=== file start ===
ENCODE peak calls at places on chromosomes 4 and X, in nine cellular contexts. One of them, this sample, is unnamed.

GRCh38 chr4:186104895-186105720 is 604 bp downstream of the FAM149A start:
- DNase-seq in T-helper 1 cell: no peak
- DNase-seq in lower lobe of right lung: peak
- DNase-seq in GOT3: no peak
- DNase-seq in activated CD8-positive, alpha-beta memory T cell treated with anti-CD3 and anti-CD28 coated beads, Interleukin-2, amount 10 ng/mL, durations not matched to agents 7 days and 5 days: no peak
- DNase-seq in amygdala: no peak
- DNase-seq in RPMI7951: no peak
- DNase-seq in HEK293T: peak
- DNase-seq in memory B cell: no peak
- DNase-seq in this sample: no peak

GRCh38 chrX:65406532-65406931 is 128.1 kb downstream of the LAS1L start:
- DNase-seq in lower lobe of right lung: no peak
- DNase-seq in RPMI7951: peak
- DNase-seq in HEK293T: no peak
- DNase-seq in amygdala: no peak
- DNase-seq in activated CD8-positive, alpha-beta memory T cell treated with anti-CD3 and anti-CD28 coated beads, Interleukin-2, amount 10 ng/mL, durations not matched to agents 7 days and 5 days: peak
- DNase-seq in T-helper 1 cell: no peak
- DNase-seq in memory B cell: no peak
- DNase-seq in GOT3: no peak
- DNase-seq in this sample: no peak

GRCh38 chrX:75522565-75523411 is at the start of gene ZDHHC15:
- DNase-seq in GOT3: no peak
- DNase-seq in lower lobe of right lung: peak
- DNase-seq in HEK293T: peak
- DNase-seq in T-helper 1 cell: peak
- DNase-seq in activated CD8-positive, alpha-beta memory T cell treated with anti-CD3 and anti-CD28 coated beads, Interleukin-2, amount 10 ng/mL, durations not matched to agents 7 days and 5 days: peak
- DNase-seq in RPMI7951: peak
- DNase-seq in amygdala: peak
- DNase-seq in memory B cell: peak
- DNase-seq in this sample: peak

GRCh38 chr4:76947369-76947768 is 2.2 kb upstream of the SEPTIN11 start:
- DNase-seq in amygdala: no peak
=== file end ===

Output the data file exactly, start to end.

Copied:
ENCODE peak calls at places on chromosomes 4 and X, in nine cellular contexts. One of them, this sample, is unnamed.

GRCh38 chr4:186104895-186105720 is 604 bp downstream of the FAM149A start:
- DNase-seq in T-helper 1 cell: no peak
- DNase-seq in lower lobe of right lung: peak
- DNase-seq in GOT3: no peak
- DNase-seq in activated CD8-positive, alpha-beta memory T cell treated with anti-CD3 and anti-CD28 coated beads, Interleukin-2, amount 10 ng/mL, durations not matched to agents 7 days and 5 days: no peak
- DNase-seq in amygdala: no peak
- DNase-seq in RPMI7951: no peak
- DNase-seq in HEK293T: peak
- DNase-seq in memory B cell: no peak
- DNase-seq in this sample: no peak

GRCh38 chrX:65406532-65406931 is 128.1 kb downstream of the LAS1L start:
- DNase-seq in lower lobe of right lung: no peak
- DNase-seq in RPMI7951: peak
- DNase-seq in HEK293T: no peak
- DNase-seq in amygdala: no peak
- DNase-seq in activated CD8-positive, alpha-beta memory T cell treated with anti-CD3 and anti-CD28 coated beads, Interleukin-2, amount 10 ng/mL, durations not matched to agents 7 days and 5 days: peak
- DNase-seq in T-helper 1 cell: no peak
- DNase-seq in memory B cell: no peak
- DNase-seq in GOT3: no peak
- DNase-seq in this sample: no peak

GRCh38 chrX:75522565-75523411 is at the start of gene ZDHHC15:
- DNase-seq in GOT3: no peak
- DNase-seq in lower lobe of right lung: peak
- DNase-seq in HEK293T: peak
- DNase-seq in T-helper 1 cell: peak
- DNase-seq in activated CD8-positive, alpha-beta memory T cell treated with anti-CD3 and anti-CD28 coated beads, Interleukin-2, amount 10 ng/mL, durations not matched to agents 7 days and 5 days: peak
- DNase-seq in RPMI7951: peak
- DNase-seq in amygdala: peak
- DNase-seq in memory B cell: peak
- DNase-seq in this sample: peak

GRCh38 chr4:76947369-76947768 is 2.2 kb upstream of the SEPTIN11 start:
- DNase-seq in amygdala: no peak